(director: William Castle; screenwriter: Eric Taylor/based on the story by Eric Taylor; cinematographer: Philip Tannura; editor: Dwight Caldwell; music: Wilbur Hatch; cast: Richard Dix (Don Gale), Barton MacLane (Detective Taggart), Nina Vale (Joan Hill), Pamela Blake (Elora Lund), Regis Toomey (James Summers), Mike Mazurki (Harry Pontos), Charles Lane (Detective Burns), Helen Mowery (Freda Hanson), Kathleen Howard (Rose Denning), Harlan Briggs (Mr. Brown), Paul Burns (Edward Stillwell), Arthur Space (Davis, Summers’ Henchman), Otto Forrest (Whistler, voice); Runtime: 61; MPAA Rating: NR; producer: Rudolph C. Flothow; Columbia Pictures; 1946)

“Enjoyable minor film noir.”

Reviewed by Dennis Schwartz

This was the fifth episode in Columbia Picture’s “The Whistler” series, and is one of the better ones. William Castle (“The Tingler”/”Strait-Jacket”/”Shanks”) directs this low-budget black-and-white enjoyable minor film noir, that comes with a choice narration by the disguised Whistler (Otto Forrest). It’s based on the story by Eric Taylor, who also writes the screenplay.It has a good performance by Richard Dix as the unscrupulous private detective and a plausible surprise ending.

The elderly proprietor of a music store, Edward Stillwell (Paul Burns), hires wise-guy private detective Don Gale (Richard Dix) to locate Elora Lund (Pamela Blake) who vanished seven years ago when she was fourteen at a time her widowed mom, a regular customer, suddenly died. The cynical snoop takes the case when told Elora is now a rich girl who will make it worth his while when located. The rogue P.I., anxious to find out how so, hires the shady fashion model Freda Hanson (Helen Mowery) to pose as Elora for Stillwell. When convinced of her identity Stillwell, shows the poser a newspaper clipping that says a Swedish tycoon will pay $100,000 a piece for the invaluable Jenny Lind wax recordings made just before her death in 1887. It seems Elora’s mom gave Stillwell the records of the famous Swedish singer to sell, but the old man knew they were too valuable to sell and kept them. When Stillwell read the newspaper article, he put an ad in the newspaper to locate Elora but received no replies.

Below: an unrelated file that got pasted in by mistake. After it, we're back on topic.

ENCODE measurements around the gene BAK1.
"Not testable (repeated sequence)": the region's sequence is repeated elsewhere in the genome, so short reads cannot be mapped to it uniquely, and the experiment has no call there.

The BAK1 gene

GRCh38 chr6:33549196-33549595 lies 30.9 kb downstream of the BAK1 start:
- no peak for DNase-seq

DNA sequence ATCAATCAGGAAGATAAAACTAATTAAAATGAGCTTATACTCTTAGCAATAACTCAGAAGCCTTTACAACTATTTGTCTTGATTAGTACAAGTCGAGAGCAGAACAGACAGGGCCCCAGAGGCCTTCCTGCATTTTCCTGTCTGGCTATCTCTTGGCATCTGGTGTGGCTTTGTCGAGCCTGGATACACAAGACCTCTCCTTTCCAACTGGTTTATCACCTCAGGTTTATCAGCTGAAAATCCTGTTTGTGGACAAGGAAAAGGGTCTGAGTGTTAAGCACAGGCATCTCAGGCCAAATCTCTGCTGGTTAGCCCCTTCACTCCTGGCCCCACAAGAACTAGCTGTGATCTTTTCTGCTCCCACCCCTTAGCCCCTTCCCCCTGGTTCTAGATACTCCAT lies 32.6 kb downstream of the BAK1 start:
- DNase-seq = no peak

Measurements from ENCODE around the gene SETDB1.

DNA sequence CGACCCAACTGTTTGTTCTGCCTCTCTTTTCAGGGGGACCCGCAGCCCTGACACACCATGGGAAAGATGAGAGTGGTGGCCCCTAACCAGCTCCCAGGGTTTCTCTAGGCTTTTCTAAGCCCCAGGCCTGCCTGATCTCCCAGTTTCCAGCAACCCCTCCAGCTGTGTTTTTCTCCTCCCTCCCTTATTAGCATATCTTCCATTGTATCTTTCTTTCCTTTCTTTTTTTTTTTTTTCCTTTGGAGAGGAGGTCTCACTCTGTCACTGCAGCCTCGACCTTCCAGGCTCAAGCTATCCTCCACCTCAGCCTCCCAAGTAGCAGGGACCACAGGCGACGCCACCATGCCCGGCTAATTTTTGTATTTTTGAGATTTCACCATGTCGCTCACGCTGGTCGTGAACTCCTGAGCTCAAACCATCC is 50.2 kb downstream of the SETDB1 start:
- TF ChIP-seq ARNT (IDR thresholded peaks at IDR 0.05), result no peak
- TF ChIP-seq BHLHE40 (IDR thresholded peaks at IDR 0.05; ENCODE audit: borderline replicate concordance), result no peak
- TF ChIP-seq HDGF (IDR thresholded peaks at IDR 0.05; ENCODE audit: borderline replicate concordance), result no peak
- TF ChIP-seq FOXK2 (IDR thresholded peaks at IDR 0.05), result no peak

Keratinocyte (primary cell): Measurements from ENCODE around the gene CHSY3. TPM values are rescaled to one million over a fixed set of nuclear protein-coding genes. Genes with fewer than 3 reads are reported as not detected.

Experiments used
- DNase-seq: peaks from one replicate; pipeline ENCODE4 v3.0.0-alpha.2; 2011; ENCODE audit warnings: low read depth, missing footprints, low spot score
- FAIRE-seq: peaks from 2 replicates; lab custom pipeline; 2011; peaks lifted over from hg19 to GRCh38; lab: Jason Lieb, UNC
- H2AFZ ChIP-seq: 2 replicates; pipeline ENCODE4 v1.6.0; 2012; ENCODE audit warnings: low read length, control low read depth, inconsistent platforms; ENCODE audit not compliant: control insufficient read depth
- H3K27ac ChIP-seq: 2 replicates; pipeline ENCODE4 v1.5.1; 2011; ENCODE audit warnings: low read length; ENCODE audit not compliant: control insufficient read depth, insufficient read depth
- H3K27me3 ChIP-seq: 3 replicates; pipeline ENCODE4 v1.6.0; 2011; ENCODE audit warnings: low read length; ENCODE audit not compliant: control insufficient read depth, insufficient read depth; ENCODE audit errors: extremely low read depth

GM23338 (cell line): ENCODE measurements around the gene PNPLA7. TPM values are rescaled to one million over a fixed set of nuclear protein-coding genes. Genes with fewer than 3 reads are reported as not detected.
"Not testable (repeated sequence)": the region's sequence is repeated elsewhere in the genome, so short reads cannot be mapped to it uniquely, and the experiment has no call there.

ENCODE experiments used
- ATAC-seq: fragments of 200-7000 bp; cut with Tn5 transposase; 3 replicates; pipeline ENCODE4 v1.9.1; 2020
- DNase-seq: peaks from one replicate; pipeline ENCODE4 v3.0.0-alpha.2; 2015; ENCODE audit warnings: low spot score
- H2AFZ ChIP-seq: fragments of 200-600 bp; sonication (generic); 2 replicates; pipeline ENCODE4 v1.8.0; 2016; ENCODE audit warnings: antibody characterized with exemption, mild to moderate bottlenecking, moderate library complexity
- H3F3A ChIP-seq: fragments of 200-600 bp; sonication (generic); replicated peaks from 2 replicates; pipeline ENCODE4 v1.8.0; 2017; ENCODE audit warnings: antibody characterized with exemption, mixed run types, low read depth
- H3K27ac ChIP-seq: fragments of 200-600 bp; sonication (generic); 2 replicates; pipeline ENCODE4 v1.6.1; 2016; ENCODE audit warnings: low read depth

Warning: Spoiler in the next paragraph.

Pothos (Mike Mazurki), a vicious local maniac murderer, shows up in the music store, as he got tipped off by Freda’s boyfriend that Stillwell was sitting on a fortune. In a vicious act, Pothos stabs Stillwell to death after he shows Freda the newspaper clipping. Hard-nosed detectives Taggart (Barton MacLane) and Burns (Charles Lane) investigate the murder and list the unethical P.I. as a leading suspect. When the 21-year-old Elora is discovered recovering from an automobile accident in a sanitarium, the heiress is told she most trust the P.I.’s questionable actions even if it’s not clear that the detective is honest and that his true motivations in this case is to do the right thing. This ambiguity will in the end turn out bad for the scrappy detective, as he locates the two gentlemen who partnered with Freda and rubbed her, Pothos and a furniture store owner (Harlan Briggs) out so they could grab all the money by stealing the Lind recordings. After Gale kills the two murdering thieves, the cops raid Stillwell’s store and not only kill Gale when he mistakenly in the dark cellar fires at them but the cops’ bullets penetrate the music box and damage the recordings beyond repair.